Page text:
Lampert, Kmart's majority shareholder, is also Sears' largest shareholder, holding a 15 percent stake in Sears through his ESL Investments Inc.

The merger, expected to close by the end of March 2005, is subject to approval by Kmart and Sears shareholders, regulatory approvals and customary closing conditions.

In the past three years, Kmart has filed for bankruptcy, closed about 600 stores, terminated 57,000 employees and canceled company stock. The retailer emerged from bankruptcy in May 2003 and in March posted its first profitable quarter in three years.

Mired in a retail slump, Sears had long fallen out of favor on Wall Street after losing ground to competitors and enduring sluggish sales for years. The company last fall introduced its Sears Grand stores, which offer grocery and convenience items besides traditional Sears fare such as clothing, home appliances and tools.

Kmart, in recent years, has been shedding many of its underperforming stores, a strategy that has helped the once-struggling discount retailer bounce back after it emerged from bankruptcy. Kmart recently agreed to sell 50 stores to Sears for $575 million as part of that strategy.

"It's the best marriage available," said Egan. "Even after they merge, they're going to continue to have difficulty with, of course, Wal-Mart because of its greater size and its greater efficiency."

Its stock price has risen nearly seven-fold to $101.22 on Tuesday from $15 a share when it emerged from bankruptcy.

In recent weeks, it appeared that Sears could be shifting toward a similar real estate strategy after the disclosure that Vornado Realty Trust, a real estate investment trust, had purchased a 4.3 percent interest in the department-store chain. That move left the impression that the value of Sears' real estate holdings may be not be fully reflected in its stock price. Since that Nov. 5 announcement, Sears' stock has jumped 25 percent. It closed at $45.20 in trading Tuesday on the New York Stock Exchange.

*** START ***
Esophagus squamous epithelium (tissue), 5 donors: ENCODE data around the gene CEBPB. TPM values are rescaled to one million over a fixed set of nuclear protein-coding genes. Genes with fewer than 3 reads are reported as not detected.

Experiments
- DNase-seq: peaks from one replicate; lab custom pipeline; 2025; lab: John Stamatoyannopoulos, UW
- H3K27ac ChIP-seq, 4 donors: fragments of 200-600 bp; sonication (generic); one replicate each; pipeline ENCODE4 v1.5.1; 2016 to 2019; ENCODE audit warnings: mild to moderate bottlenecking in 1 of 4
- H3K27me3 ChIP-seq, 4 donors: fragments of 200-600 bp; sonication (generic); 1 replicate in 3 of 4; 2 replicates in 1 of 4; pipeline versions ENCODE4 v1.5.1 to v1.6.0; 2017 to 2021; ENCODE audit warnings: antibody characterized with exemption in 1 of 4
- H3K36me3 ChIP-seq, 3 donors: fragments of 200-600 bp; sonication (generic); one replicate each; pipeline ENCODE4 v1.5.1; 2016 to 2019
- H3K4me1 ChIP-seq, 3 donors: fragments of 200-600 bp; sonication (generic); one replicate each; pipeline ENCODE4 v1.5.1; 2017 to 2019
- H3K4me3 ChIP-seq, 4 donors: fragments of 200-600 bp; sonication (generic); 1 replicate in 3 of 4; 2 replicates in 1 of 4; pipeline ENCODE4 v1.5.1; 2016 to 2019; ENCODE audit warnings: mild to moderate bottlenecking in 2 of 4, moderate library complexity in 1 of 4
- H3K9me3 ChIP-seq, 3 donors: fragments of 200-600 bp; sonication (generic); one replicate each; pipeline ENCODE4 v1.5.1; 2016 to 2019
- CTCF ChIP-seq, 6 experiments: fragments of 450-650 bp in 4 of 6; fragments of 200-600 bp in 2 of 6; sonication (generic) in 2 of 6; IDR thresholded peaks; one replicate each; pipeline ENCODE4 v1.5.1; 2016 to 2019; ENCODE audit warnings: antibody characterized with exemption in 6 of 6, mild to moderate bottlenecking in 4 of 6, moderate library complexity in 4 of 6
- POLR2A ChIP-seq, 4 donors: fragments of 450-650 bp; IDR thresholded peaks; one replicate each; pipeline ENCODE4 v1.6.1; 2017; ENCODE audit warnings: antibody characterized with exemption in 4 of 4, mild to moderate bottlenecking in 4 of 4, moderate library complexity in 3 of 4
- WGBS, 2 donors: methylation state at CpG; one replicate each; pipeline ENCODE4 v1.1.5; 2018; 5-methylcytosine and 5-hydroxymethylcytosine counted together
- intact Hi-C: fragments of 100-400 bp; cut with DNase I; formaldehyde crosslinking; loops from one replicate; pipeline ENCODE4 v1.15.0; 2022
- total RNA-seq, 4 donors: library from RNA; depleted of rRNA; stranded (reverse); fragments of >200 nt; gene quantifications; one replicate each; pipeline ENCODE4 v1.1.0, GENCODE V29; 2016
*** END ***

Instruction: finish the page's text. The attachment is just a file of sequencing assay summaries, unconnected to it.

Company officials said the merger would help make their properties more profitable through a broader retail presence and improved operational efficiency in areas such as procurement, marketing, information technology and supply chain management.

"The combination will greatly strengthen both the Sears and Kmart franchises by accelerating the Sears off-mall growth strategy and enhancing the brand portfolio of both companies," Lacy said. "This will clearly be a win for both companies' customers while significantly enhancing value for all shareholders."

"These are two fantastic brand names and it will be very interesting to see what happens over the next couple of years," said Egan.

The merger will not affect agreements to carry home and fashion lines including Martha Stewart Everyday, Lands' End and Sesame Street, the companies said.